Orlando attack: gay rights progress in doubt
Last weekend saw the worst hate crime against LGBT people in the West since the Holocaust. Gay people around the world face a struggle for acceptance and tolerance. Is progress slowing down?
Barbara Poma opened Pulse nightclub in Orlando in 2004. She had lost her brother John to AIDS 13 years earlier, and wanted to create a place where LGBT people could be accepted and enjoy themselves freely.
But her guests were not safe on Saturday night. A deranged gunman pledged allegiance to Islamic State (IS) and murdered 49 people.
On Monday activists attended vigils in liberal cities across the world. ‘We aren’t bad human beings. We just love our own sex,’ said a mourner in Orlando. ‘So why so much hatred?’
The shooting seemed incongruous with recent progress in the Americas and Europe. The USA and 21 other countries now allow gay citizens to marry. Five countries have allowed people to change their gender without medical intervention.
There have been openly gay prime ministers in three countries. Even in seemingly reactionary Vietnam and Singapore, gay pride parades now attract large turnouts.
But such changes are recent, even in the West. Gay people were stigmatised during the HIV epidemic of the 1980s. Homosexuality was illegal in Ireland until 1993. Anti-gay views remain strong among conservative religious groups. LGBT people face hate crimes.
And legal progress is not universal. Russia has introduced legislation to ban gay ‘propaganda’. Same-sex sexual acts are illegal in 72 countries. Half of them are African, where evangelical Christianity is strong. In countries such as Uganda, gay people can go to prison for life.
The Islamic world is even less tolerant. Gays can be executed under sharia (Islamic law) in part or all of 13 countries.
In Saudi Arabia and Yemen, the penalty is enforced by stoning. Video footage from IS-held territory in Syria and Iraq in recent months has shown gay people being thrown from high buildings.
And polls suggest that large majorities of people in African and Muslim states believe homosexuality is immoral. Last year a gay refugee from IS, Subhi Nabas, told the UN: ‘If a victim did not die after being hurled off a building, the townspeople stoned him to death’.
The march of progress?
Progress is inevitable, say some. As people travel and communicate, they share experiences and ideas. Regressive attitudes are challenged and tolerance promoted. This process has delivered rights for gays, women and black people, among others. The ride may be bumpy, but things will get better.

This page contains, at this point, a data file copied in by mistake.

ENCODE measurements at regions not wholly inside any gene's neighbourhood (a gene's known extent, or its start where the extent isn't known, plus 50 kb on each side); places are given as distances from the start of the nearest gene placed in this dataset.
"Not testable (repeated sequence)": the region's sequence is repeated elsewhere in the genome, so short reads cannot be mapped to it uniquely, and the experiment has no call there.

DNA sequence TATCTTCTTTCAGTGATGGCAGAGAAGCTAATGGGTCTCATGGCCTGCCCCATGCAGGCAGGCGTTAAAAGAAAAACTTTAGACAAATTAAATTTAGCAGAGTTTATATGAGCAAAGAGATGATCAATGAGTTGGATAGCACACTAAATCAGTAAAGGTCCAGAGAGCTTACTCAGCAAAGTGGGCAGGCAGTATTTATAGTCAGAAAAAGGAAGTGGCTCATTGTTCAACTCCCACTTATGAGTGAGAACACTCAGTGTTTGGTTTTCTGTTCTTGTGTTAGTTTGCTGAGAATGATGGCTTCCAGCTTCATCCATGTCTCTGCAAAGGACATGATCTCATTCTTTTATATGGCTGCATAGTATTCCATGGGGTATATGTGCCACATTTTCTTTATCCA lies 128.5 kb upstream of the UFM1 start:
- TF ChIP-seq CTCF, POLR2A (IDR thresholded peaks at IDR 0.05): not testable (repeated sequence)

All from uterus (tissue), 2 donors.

That is an arrogant, western-centric view, respond others. We have heard before that liberalism is destined to win. But the evidence now suggests a growing gap between the moral views of people in secular societies and elsewhere, on issues such as women’s rights and free speech as well as gay rights. Reactionaries will not disappear quietly.
- Is your generation more tolerant than previous ones?
- Is social progress inevitable in the long-term?
- What makes us more tolerant? Make a list of five ideas (for example, ‘travelling around the world’ could be one answer). Then discuss with a partner which of them you think are most important.
- Write a one-page plan for an essay with the following title: ‘Social progress is inevitable. Discuss.’
Some People Say...
“Reactionary people are on the wrong side of history.”
What do you think?
Q & A
- I’m not gay. Doesn’t this just affect other people?
- You may not be affected directly, but as a fellow human, it is worth thinking about what life is like for LGBT people. Consider how you could cope with facing stigma, or if something which you found entirely natural was illegal in 72 countries. And as the gunman on Saturday showed, repressive attitudes towards homosexuality can help create not only bullies but even killers and terrorists — and you, or someone you know, could be affected by that.
- I’m gay, and terrified of the stigma. What can I do?
- There are plenty of people you can talk to. The charity Stonewall offers advice on dealing with your sexuality or gender identity and reporting discrimination or hate crimes. If you are in the UK, you can also call SupportLine on 01708 765200.
- The gunman had reportedly visited the club previously. This suggests his own sexual repression may have played a part in the massacre.
- The final state sodomy laws were abolished in 2003. Gay, lesbian and bisexual people have been allowed to serve openly in the military since 2011. And gay marriage became legal in all 50 states last year.
- Argentina, the first country to allow this, has been seen as a pioneer by some activists.
- Prime ministers
- Iceland, Belgium and Luxembourg have had gay prime ministers.
- Hate crimes
- Over 20% of US hate crimes are committed because of sexuality or gender identity, according to the FBI.
- This is 37% of the states recognised by the UN.
- The punishment is laid out in colonial-era laws. But last year the president attempted to introduce tighter anti-homosexuality legislation.
- The national government enforces the death penalty in five of these.
- For example, in 2014, the Pew Research Center found that 95% of people in both Jordan and Egypt, and 93% of people in Uganda, considered homosexuality to be morally unacceptable.